If your child has been sick for an extended time, has digestive issues, or is taking antibiotics, this may be a good time to introduce a probiotic supplement. Remember, the health benefits of probiotics are strain specific (meaning a specific type of bacteria must be present in a specific quantity). Furthermore, probiotic supplements haven’t been proven to be completely safe for the immunocompromised (e.g. premature babies). Always consult a doctor or dietitian before giving your child any probiotics supplements.

Sometimes medication our kids need to take, such as antibiotics, can upset the gut’s balance by wiping out all bacteria, not only the bad stuff. This can significantly decrease the body’s ability to protect itself against germs and unwanted foreign materials, meaning your kids are at risk for things like antibiotic-associated diarrhea. In times like these, experts often recommend a probiotic containing Lactobaciallus rhamnosus GG and Saccharomyces boulardii to prevent antibiotic-associated diarrhea. Note that while most probiotics should be taken after taking the antibiotics (so that they won’t be affected by the antibiotic), one type called Florastor can be taken during antibiotic treatment.

Sometimes your child will just have diarrhea for other reasons (most likely due to a viral or bacterial infection). Research has shown that there can be a reduction of stool frequency and duration of diarrhea (by about a day) in children when they take probiotics containing Lactobacillus rhamnosus GG and Saccharomyces boulardii.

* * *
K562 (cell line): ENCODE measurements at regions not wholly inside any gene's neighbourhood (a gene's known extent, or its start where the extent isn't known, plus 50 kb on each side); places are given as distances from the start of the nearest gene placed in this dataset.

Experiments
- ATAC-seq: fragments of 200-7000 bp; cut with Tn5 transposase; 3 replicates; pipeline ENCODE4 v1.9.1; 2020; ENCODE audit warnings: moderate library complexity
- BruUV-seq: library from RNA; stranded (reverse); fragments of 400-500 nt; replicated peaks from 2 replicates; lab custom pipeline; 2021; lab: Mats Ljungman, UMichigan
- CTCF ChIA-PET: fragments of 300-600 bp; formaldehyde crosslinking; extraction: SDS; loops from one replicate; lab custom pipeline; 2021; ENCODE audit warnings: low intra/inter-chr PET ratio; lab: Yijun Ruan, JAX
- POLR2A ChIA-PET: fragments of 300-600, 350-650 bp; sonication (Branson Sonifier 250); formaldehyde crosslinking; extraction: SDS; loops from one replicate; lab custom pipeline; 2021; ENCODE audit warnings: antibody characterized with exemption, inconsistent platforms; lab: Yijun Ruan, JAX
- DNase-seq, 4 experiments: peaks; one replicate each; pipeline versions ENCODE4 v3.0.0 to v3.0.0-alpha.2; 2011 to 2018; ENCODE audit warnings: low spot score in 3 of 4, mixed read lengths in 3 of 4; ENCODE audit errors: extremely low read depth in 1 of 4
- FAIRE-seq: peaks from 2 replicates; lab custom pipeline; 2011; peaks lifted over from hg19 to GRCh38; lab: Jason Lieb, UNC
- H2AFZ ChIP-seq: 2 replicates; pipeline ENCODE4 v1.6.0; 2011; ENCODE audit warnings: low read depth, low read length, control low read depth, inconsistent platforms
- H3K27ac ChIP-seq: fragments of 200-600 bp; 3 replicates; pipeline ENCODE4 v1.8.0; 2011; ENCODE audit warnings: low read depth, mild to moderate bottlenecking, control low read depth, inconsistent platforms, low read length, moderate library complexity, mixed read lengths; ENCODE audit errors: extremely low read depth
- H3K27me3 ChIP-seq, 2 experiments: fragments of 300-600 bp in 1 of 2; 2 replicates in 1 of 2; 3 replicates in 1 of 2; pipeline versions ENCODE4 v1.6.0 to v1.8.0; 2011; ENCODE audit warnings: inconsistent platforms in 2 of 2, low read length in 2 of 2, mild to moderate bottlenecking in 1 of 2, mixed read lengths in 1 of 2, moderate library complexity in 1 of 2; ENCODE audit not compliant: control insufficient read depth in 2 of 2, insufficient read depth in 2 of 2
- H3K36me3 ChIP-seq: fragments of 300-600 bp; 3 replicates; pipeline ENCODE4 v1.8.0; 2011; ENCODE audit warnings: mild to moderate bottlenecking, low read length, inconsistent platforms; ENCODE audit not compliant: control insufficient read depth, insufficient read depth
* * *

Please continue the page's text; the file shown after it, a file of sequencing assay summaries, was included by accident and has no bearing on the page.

The effects that probiotics have on constipation are heavily debated. Research gives no clear answer, though some studies have shown that Lactobacillus reuteri Protectis was more effective than placebo in improving the frequency of bowel movements in adults and children with functional constipation.

Research shows that the type of bacteria found in the gut is different in those with eczema versus those without (such as lower bifidobacteria presence with eczema). While the research isn’t 100% clear, supplementation with Lactobacillus rhamnosus GG has been promising in showing a reduction in the severity of presence of eczema.

Functional abdominal pain (which may or may not be associated with diarrhea, constipation, bloating) has been shown to have improvements in severity of pain experienced with L. reuteri DSM 17938 (and some studies show Lactobacillus rhamnosus LGG can have benefits too).

Research shows that a specific bacterial strain called Lactobacillus reuteri 17938 has been associated with decreased crying spells in exclusively breastfed infants.

While a general probiotic isn’t necessary in most cases (especially when eating a diet rich in probiotic foods as is explained in the next section), you can help protect your child against commonly infectious diseases such as upper respiratory infections, pneumonia, and stomach flu. It’s not guaranteed, but use of certain general probiotics may be beneficial in the prevention and management of upper respiratory, bacterial, and viral infections.

We’ve put some of my most recommended probiotic products in
the table on the left for you to compare and decide which probiotic you many need. This is not a prescription. Check with your doctor or dietitian on recommended dosages.